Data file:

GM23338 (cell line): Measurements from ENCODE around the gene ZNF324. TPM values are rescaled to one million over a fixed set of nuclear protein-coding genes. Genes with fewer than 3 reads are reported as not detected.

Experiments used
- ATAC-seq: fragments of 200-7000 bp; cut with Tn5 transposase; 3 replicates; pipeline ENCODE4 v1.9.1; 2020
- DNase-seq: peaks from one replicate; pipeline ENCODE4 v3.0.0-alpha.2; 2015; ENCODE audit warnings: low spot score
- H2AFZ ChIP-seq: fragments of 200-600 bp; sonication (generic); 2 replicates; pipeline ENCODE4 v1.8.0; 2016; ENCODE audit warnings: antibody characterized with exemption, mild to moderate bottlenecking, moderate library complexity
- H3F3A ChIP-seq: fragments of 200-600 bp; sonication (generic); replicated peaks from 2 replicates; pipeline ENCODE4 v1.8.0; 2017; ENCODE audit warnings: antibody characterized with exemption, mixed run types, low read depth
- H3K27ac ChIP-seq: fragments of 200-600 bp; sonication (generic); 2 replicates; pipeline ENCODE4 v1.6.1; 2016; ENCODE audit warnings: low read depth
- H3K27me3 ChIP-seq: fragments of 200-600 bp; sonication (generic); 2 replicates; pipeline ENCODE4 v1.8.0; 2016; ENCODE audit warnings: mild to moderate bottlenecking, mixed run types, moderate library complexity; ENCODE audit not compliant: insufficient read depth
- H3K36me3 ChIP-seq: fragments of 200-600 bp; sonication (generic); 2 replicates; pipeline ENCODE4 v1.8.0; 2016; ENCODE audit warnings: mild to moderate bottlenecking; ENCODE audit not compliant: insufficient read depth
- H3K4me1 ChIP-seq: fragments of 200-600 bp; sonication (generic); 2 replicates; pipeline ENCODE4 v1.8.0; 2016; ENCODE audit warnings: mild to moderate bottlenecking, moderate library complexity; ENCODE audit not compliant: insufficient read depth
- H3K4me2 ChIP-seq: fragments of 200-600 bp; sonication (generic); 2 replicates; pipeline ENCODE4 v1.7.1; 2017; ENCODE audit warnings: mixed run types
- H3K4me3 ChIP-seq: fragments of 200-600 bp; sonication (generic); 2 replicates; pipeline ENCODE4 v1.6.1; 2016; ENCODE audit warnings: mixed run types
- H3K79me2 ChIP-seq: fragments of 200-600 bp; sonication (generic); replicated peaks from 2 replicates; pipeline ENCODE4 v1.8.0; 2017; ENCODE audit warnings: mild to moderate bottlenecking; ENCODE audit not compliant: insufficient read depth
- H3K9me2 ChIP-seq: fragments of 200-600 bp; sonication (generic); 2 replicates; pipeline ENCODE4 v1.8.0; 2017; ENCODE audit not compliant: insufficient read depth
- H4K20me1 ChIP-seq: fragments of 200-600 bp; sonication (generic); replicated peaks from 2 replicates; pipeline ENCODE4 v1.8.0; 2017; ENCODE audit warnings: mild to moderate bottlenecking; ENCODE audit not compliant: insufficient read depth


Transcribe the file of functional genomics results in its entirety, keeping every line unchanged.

GM23338 (cell line): Measurements from ENCODE around the gene ZNF324. TPM values are rescaled to one million over a fixed set of nuclear protein-coding genes. Genes with fewer than 3 reads are reported as not detected.

Experiments used
- ATAC-seq: fragments of 200-7000 bp; cut with Tn5 transposase; 3 replicates; pipeline ENCODE4 v1.9.1; 2020
- DNase-seq: peaks from one replicate; pipeline ENCODE4 v3.0.0-alpha.2; 2015; ENCODE audit warnings: low spot score
- H2AFZ ChIP-seq: fragments of 200-600 bp; sonication (generic); 2 replicates; pipeline ENCODE4 v1.8.0; 2016; ENCODE audit warnings: antibody characterized with exemption, mild to moderate bottlenecking, moderate library complexity
- H3F3A ChIP-seq: fragments of 200-600 bp; sonication (generic); replicated peaks from 2 replicates; pipeline ENCODE4 v1.8.0; 2017; ENCODE audit warnings: antibody characterized with exemption, mixed run types, low read depth
- H3K27ac ChIP-seq: fragments of 200-600 bp; sonication (generic); 2 replicates; pipeline ENCODE4 v1.6.1; 2016; ENCODE audit warnings: low read depth
- H3K27me3 ChIP-seq: fragments of 200-600 bp; sonication (generic); 2 replicates; pipeline ENCODE4 v1.8.0; 2016; ENCODE audit warnings: mild to moderate bottlenecking, mixed run types, moderate library complexity; ENCODE audit not compliant: insufficient read depth
- H3K36me3 ChIP-seq: fragments of 200-600 bp; sonication (generic); 2 replicates; pipeline ENCODE4 v1.8.0; 2016; ENCODE audit warnings: mild to moderate bottlenecking; ENCODE audit not compliant: insufficient read depth
- H3K4me1 ChIP-seq: fragments of 200-600 bp; sonication (generic); 2 replicates; pipeline ENCODE4 v1.8.0; 2016; ENCODE audit warnings: mild to moderate bottlenecking, moderate library complexity; ENCODE audit not compliant: insufficient read depth
- H3K4me2 ChIP-seq: fragments of 200-600 bp; sonication (generic); 2 replicates; pipeline ENCODE4 v1.7.1; 2017; ENCODE audit warnings: mixed run types
- H3K4me3 ChIP-seq: fragments of 200-600 bp; sonication (generic); 2 replicates; pipeline ENCODE4 v1.6.1; 2016; ENCODE audit warnings: mixed run types
- H3K79me2 ChIP-seq: fragments of 200-600 bp; sonication (generic); replicated peaks from 2 replicates; pipeline ENCODE4 v1.8.0; 2017; ENCODE audit warnings: mild to moderate bottlenecking; ENCODE audit not compliant: insufficient read depth
- H3K9me2 ChIP-seq: fragments of 200-600 bp; sonication (generic); 2 replicates; pipeline ENCODE4 v1.8.0; 2017; ENCODE audit not compliant: insufficient read depth
- H4K20me1 ChIP-seq: fragments of 200-600 bp; sonication (generic); replicated peaks from 2 replicates; pipeline ENCODE4 v1.8.0; 2017; ENCODE audit warnings: mild to moderate bottlenecking; ENCODE audit not compliant: insufficient read depth